I’m pleased to say that we hit the ground running. Within a fortnight of the announcement, Agency staff and I were on the road visiting Cloncurry, McKinlay and Julia Creek. We spoke to primary producers, community organisations, industry bodies and Queensland and local government representatives to make sure we were reaching the affected people in the shortest possible time.
From the day the Agency was created to 30 June 2019, Agency staff had travelled over 10,000km, spending approximately one third of the time on the ground promoting a range of Commonwealth grant and loan programs and visiting properties in the most affected regions to hear firsthand what impacted individuals and communities needed.
We didn’t just listen, we also acted, providing access to over $318 million in Australian Government grants and funding, an important ‘hand up’ to individuals, primary producers, small businesses and non‑profit organisations across North Queensland.
Despite its name, the Agency’s remit extends beyond livestock to the full impact of the flood event, encompassing all primary production, small businesses and community considerations ranging from mental health to the environment, education and infrastructure, with respect to immediate needs and longer term recovery and strengthened resilience.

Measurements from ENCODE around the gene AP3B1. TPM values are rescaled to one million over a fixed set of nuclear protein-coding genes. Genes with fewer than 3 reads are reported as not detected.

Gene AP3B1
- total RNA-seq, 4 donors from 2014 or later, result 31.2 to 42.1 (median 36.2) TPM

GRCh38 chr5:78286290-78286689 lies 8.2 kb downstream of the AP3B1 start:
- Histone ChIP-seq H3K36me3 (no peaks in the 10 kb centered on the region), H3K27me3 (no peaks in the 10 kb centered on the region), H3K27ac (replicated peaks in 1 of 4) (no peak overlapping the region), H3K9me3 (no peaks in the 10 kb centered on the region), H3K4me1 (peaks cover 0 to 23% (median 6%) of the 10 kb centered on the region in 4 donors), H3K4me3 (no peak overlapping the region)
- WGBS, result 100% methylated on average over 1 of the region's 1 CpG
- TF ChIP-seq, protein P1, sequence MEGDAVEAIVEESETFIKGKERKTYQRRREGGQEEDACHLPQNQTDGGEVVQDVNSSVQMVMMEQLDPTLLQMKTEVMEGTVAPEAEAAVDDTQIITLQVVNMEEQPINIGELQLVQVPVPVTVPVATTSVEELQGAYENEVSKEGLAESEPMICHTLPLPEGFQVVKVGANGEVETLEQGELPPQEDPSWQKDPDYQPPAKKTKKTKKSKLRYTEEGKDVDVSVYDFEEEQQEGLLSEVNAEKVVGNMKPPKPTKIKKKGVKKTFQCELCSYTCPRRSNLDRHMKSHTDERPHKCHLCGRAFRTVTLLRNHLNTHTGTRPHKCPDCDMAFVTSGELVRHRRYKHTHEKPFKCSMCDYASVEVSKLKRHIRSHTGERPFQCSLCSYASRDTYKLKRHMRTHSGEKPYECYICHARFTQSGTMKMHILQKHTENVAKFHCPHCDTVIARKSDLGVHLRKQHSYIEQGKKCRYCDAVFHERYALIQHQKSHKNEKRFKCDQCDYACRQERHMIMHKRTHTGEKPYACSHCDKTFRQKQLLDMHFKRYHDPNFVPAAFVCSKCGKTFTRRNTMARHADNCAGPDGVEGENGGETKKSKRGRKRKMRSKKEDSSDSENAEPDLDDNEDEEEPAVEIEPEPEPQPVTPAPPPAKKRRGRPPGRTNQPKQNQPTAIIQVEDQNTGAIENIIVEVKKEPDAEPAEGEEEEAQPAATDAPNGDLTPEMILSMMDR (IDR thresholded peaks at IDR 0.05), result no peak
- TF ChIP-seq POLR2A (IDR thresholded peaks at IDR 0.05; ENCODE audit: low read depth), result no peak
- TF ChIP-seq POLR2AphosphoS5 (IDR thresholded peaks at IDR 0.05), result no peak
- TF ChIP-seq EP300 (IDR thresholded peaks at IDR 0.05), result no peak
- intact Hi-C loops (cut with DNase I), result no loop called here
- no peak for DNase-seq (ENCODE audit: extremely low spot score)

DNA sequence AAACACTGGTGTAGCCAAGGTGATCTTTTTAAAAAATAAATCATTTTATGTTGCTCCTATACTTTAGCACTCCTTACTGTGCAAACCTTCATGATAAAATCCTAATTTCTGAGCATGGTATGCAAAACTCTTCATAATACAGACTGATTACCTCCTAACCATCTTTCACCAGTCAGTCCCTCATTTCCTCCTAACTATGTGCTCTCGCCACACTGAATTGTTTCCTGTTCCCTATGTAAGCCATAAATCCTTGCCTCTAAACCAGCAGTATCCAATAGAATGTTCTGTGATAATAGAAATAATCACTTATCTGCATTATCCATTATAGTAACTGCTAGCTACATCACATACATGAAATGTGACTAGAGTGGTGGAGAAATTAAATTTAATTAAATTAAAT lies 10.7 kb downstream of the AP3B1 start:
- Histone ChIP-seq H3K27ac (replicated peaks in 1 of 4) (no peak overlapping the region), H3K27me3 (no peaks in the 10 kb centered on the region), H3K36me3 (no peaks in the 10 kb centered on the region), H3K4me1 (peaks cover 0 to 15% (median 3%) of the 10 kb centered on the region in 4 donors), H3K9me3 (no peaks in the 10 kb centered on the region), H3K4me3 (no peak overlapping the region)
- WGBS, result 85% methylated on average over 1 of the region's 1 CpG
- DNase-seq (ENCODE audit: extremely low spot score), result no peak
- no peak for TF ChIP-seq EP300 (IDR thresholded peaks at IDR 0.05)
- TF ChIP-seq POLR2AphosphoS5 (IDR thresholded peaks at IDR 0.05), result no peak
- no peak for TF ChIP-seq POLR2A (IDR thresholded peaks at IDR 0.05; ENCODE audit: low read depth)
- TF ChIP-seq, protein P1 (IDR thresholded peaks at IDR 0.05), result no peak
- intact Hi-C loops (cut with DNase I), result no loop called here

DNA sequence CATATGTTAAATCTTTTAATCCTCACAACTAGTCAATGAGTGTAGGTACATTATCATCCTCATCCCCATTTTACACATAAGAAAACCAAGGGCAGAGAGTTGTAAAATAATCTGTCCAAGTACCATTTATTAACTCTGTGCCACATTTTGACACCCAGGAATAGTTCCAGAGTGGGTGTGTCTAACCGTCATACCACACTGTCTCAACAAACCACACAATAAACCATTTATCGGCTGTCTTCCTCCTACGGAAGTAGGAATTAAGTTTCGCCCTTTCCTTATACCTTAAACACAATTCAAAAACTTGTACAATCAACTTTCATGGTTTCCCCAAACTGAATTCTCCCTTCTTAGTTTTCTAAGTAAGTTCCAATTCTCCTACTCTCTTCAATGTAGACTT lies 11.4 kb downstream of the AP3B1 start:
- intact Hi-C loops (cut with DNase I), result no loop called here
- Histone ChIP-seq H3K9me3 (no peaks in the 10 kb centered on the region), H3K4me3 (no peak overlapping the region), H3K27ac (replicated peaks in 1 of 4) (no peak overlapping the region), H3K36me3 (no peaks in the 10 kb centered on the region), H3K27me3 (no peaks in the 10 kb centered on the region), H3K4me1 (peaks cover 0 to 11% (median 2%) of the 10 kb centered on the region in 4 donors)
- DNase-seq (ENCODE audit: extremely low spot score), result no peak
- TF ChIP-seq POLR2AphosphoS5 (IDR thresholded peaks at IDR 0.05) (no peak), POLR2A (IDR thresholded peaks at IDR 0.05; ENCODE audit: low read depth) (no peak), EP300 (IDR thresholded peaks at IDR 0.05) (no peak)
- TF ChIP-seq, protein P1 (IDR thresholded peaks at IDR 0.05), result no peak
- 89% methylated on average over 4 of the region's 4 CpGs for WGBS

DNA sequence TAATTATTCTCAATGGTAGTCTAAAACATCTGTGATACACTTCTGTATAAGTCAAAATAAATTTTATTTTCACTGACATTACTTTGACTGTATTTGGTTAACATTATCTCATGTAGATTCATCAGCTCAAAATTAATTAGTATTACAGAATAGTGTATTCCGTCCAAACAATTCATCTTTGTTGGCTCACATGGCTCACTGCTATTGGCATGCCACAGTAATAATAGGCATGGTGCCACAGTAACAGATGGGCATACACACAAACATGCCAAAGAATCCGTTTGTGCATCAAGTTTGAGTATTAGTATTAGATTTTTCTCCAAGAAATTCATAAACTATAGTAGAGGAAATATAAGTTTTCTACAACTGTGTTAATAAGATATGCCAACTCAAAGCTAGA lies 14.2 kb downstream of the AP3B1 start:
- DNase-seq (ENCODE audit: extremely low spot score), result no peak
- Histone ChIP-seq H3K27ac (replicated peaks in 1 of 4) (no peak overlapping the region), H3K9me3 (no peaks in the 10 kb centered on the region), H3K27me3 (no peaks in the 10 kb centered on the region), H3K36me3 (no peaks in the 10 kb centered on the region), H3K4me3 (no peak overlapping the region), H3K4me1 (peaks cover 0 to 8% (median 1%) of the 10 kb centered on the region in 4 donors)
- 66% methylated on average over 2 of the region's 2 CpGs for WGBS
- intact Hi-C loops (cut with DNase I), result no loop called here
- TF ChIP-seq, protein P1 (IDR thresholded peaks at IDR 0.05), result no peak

To support its complex and broad agenda the Agency is supported by an Advisory Board, whose members have extensive on the ground and industry experience, as well as experience in government and non‑government organisations.
During the reporting period the Board met several times, including in the affected regions of Townsville, Winton, Mossman and Cloncurry. Within a week of being re-elected, the Prime Minister met with the Board in Cloncurry, where he acknowledged its valuable contribution in providing advice to Government on how existing and new policies and programs could best support the recovery and reconstruction of the region.